The BSA Hornet was one of a few factory built “desert sleds” released in the 1950s and 60s by British motorcycle manufacturers specifically for the American market – where off-road motorcycle racing was a rapidly growing sport.
Perhaps the most famous of the desert sled racers was Steve McQueen, who often raced under the pseudonym Harvey Mushman to avoid giving away his identity. McQueen would include the BSA Hornet in an article he wrote for Popular Science magazine in 1966 about off road bikes.
Fast Facts – The BSA Hornet
- The BSA Hornet was released in 1966, it was essentially an updated and revised version of the earlier BSA Spitfire Hornet which had proven a popular off road racing motorcycle in the United States – often competing against the likes of the Triumph TR6.
- The Hornet, just like its predecessor, is powered by a 654cc parallel twin with a built-in 4-speed gearbox. It produces 53 bhp, it’s capable of a top speed of 102 mph, and it has a dry weight of 170 kgs or 380 lbs.
- The BSA Hornet was only produced for 1966 and 1967, and it was only offered in the North American market – they were never sold new in Britain despite being built there.
- The Hornet you see here is a well-preserved example that benefits from a recent engine rebuild and it competed in the Milano Taranto 1,500 Km Rally in 2018.
1966: The BSA Hornet Desert Sled Arrives
The BSA Hornet was a very closely related successor to the BSA Spitfire Hornet which had been first released in 1964. The Spitfire Hornet was developed in Britain but it would never be sold there, it was a motorcycle intended for the booming off road “desert sled” craze in the United States.
Triumph was the largest player in the California desert racing scene in the 1960s, the Triumph TR6C was the most successful motorcycle in its class and it inspired the creation of many competitors including the likes of the Norton P11, Matchless G15CS, and the BSA Spitfire Hornet.
The Spitfire Hornet had been built from a blank slate specifically for off road racing, desert racing in particular. It had a tubular steel frame, a small gas tank, high and wide braced handlebars so riders could stand and ride over rough terrain, fork gaiters, dual rear shock absorbers, a thickly padded seat, a high performance camshaft, and high compression pistons.
There was no attempt to make the Spitfire Hornet road legal, it came without a headlight or taillight and it was fitted with straight exhaust pipes with no muffler. Some riders did add these missing items and get them licensed, but most seem to have been kept in racing trim.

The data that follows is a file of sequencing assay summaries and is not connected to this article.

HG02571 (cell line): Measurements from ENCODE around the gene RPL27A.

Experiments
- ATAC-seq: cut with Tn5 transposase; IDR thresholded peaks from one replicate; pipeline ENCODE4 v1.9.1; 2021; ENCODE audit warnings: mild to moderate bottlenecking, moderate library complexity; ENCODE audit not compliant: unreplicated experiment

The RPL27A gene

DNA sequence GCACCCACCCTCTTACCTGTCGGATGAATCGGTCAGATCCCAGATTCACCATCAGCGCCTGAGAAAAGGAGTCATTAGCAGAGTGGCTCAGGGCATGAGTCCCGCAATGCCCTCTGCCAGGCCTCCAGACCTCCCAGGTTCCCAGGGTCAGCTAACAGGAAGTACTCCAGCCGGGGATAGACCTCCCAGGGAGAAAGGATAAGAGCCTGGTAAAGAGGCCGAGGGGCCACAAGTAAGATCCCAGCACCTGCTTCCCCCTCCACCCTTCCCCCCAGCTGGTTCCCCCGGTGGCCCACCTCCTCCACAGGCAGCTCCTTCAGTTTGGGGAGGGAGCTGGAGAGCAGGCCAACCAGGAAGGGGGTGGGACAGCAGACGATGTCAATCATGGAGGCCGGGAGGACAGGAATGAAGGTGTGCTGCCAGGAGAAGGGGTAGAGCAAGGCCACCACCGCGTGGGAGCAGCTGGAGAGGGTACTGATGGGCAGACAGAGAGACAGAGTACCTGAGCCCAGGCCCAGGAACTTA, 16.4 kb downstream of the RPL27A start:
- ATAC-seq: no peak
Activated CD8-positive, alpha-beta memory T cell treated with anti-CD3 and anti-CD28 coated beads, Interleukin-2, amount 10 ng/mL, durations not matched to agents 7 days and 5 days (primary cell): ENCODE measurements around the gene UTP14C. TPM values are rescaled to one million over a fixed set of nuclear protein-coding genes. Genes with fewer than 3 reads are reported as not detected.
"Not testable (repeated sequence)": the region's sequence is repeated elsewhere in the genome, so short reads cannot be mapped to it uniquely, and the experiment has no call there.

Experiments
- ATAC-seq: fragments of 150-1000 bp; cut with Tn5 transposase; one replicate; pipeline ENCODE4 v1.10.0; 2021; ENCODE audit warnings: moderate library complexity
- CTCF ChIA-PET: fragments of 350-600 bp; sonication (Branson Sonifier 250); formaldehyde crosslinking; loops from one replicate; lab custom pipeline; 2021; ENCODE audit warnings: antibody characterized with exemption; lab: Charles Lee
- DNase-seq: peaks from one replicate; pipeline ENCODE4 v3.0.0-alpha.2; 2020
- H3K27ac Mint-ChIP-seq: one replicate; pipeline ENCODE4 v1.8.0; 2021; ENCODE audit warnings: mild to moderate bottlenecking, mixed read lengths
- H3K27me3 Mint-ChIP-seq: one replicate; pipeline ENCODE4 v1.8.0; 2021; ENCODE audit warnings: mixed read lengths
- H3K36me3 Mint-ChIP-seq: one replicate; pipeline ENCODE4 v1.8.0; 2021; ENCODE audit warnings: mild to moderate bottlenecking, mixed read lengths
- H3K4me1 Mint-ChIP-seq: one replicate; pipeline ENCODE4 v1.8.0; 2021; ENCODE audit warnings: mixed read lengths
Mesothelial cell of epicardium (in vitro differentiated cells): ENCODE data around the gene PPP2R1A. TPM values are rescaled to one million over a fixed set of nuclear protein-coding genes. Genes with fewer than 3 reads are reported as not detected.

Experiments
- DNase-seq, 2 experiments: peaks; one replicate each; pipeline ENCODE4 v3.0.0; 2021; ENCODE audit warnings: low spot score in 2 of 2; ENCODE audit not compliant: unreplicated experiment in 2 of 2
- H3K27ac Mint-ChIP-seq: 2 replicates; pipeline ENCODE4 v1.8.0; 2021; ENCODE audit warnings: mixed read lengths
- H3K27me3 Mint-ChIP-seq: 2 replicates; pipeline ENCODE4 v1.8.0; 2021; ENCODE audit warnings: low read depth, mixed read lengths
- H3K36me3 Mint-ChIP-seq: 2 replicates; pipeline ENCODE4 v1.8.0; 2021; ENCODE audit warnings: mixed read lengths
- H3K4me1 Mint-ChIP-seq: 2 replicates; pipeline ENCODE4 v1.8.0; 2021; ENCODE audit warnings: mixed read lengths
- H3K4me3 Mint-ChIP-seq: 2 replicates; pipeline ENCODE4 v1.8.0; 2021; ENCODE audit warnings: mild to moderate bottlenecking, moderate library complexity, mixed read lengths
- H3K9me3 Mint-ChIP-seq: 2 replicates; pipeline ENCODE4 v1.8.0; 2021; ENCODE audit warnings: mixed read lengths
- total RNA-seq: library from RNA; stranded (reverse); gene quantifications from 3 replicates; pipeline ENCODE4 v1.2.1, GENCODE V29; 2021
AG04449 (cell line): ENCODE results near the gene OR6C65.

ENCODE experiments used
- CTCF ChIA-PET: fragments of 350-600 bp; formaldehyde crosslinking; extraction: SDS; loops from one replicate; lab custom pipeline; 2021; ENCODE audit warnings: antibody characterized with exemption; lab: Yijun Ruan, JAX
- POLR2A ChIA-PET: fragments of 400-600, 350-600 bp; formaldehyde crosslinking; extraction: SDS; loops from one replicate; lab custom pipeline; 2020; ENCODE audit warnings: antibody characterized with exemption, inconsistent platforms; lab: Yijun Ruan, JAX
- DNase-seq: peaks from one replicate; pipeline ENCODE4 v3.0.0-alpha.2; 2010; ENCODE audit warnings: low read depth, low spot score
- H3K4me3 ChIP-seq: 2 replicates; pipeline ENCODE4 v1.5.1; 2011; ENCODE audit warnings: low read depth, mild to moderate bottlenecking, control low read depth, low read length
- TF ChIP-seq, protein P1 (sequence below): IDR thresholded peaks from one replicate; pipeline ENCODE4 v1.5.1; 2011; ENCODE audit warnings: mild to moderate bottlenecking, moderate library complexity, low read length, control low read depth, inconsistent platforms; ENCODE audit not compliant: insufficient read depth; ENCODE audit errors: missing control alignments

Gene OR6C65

In 1966 the model was updated and the model name changed to just BSA Hornet, sans-Spitfire. These upgraded models got higher performance cams and higher compression pistons, the gear ratios were brought closer together for better sprint acceleration, and the brakes received cooling fins to help their performance in the heat of desert competition.
By the late 1960s the lightweight two-stroke off road racing motorcycles made by the likes of Husqvarna were starting to show signs of what would become total dominance by the turn of the decade.
As a result of this the BSA Hornet was kept in production only from 1966 to 1967, it was discontinued for 1968.
Today the surviving examples of the model, the ones that weren’t wrecked in the desert or left to rust in a backyard somewhere, are seeing their prices increase as interest in both classic and off road motorcycling continues to climb.
The BSA Hornet Shown Here
The BSA Hornet you see here is from the final year of production, 1967, and it’s been fitted with a few items to ensure it’s road legal – in this case just a headlight and taillight with the exhaust remaining unmuffled.
In 2016 this Hornet was imported back into Britain and road registered, it then competed in the Milano Taranto 1,500 Km Rally in 2018 and it was set up to take part in the 2021 Malle Mile, but ultimately didn’t attend in the end.
It’s now being offered for sale out of Bristol in the United Kingdom from a small private collection of motorcycles. If you’d like to read more about it or register to bid you can visit the listing here on Collecting Cars.
Images courtesy of Collecting Cars
Articles that Ben has written have been covered on CNN, Popular Mechanics, Smithsonian Magazine, Road & Track Magazine, the official Pinterest blog, the official eBay Motors blog, BuzzFeed, Autoweek Magazine, Wired Magazine, Autoblog, Gear Patrol, Jalopnik, The Verge, and many more.
Silodrome was founded by Ben back in 2010, in the years since the site has grown to become a world leader in the alternative and vintage motoring sector, with well over a million monthly readers from around the world and many hundreds of thousands of followers on social media.